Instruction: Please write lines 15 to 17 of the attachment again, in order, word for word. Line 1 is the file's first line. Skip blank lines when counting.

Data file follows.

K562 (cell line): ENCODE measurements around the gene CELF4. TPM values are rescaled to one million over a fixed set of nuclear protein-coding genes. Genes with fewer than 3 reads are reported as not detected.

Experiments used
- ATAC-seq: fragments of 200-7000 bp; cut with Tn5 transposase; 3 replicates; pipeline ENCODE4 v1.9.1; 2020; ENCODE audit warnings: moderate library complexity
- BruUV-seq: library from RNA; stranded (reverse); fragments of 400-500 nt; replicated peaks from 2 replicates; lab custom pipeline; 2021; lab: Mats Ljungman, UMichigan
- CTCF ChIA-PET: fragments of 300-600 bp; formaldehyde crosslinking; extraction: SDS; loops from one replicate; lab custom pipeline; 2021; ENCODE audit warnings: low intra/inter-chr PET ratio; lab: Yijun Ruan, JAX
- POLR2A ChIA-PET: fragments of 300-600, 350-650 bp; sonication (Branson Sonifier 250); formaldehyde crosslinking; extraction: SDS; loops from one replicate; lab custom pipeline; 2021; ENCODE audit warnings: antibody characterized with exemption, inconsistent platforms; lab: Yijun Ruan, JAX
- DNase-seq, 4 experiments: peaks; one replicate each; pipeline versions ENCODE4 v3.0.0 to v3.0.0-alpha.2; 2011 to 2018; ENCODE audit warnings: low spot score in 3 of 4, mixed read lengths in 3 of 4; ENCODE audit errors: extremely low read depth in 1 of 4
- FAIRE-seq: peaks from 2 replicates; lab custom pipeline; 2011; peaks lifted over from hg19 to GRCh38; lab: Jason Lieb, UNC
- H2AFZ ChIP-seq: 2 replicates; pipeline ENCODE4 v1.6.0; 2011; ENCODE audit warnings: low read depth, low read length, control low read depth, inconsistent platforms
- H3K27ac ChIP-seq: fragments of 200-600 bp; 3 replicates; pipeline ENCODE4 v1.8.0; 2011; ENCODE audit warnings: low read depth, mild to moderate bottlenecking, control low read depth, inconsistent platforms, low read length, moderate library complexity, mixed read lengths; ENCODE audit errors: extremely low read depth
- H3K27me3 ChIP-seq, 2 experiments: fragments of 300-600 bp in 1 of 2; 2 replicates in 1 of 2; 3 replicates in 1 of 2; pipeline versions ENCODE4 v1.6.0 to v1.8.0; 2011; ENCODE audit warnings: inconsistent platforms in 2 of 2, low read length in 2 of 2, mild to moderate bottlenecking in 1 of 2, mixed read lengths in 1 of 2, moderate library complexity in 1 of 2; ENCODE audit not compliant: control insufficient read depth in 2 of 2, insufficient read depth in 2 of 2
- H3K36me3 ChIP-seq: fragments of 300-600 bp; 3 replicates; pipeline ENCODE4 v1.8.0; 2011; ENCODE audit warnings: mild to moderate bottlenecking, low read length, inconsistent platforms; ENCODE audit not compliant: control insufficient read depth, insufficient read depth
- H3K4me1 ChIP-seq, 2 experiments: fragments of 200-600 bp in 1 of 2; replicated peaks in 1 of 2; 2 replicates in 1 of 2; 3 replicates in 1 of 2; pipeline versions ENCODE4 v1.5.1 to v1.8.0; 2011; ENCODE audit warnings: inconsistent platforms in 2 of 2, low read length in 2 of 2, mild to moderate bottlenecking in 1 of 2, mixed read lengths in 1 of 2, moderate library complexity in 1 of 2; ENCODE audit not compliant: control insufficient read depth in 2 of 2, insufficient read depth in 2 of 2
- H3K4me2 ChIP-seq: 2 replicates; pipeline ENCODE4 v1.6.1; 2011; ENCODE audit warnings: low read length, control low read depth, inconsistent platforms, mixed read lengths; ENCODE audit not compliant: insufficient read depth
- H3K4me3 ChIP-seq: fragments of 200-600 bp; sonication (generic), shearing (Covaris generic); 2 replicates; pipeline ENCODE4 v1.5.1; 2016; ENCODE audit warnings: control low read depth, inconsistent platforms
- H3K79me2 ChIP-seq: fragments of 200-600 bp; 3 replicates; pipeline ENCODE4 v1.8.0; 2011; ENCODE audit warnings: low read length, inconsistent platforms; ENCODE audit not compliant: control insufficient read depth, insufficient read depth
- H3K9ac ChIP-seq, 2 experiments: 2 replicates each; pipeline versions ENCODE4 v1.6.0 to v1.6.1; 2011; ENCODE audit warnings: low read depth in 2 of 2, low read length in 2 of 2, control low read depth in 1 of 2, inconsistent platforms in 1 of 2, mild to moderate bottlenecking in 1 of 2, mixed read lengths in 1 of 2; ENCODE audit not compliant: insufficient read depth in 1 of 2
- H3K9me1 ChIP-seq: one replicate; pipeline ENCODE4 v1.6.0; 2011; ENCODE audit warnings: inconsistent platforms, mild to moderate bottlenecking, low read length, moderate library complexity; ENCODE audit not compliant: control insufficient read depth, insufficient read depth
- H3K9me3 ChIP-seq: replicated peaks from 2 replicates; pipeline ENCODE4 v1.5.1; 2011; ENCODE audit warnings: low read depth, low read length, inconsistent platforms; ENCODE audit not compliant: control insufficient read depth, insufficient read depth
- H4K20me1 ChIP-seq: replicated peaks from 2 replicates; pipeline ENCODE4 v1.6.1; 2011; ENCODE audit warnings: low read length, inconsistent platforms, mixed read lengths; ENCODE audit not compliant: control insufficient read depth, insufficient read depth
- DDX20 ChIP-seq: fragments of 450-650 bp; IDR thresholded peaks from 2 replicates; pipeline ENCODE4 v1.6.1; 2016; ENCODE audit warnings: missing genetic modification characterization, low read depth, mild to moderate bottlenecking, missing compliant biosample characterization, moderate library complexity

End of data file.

- H3K4me3 ChIP-seq: fragments of 200-600 bp; sonication (generic), shearing (Covaris generic); 2 replicates; pipeline ENCODE4 v1.5.1; 2016; ENCODE audit warnings: control low read depth, inconsistent platforms
- H3K79me2 ChIP-seq: fragments of 200-600 bp; 3 replicates; pipeline ENCODE4 v1.8.0; 2011; ENCODE audit warnings: low read length, inconsistent platforms; ENCODE audit not compliant: control insufficient read depth, insufficient read depth
- H3K9ac ChIP-seq, 2 experiments: 2 replicates each; pipeline versions ENCODE4 v1.6.0 to v1.6.1; 2011; ENCODE audit warnings: low read depth in 2 of 2, low read length in 2 of 2, control low read depth in 1 of 2, inconsistent platforms in 1 of 2, mild to moderate bottlenecking in 1 of 2, mixed read lengths in 1 of 2; ENCODE audit not compliant: insufficient read depth in 1 of 2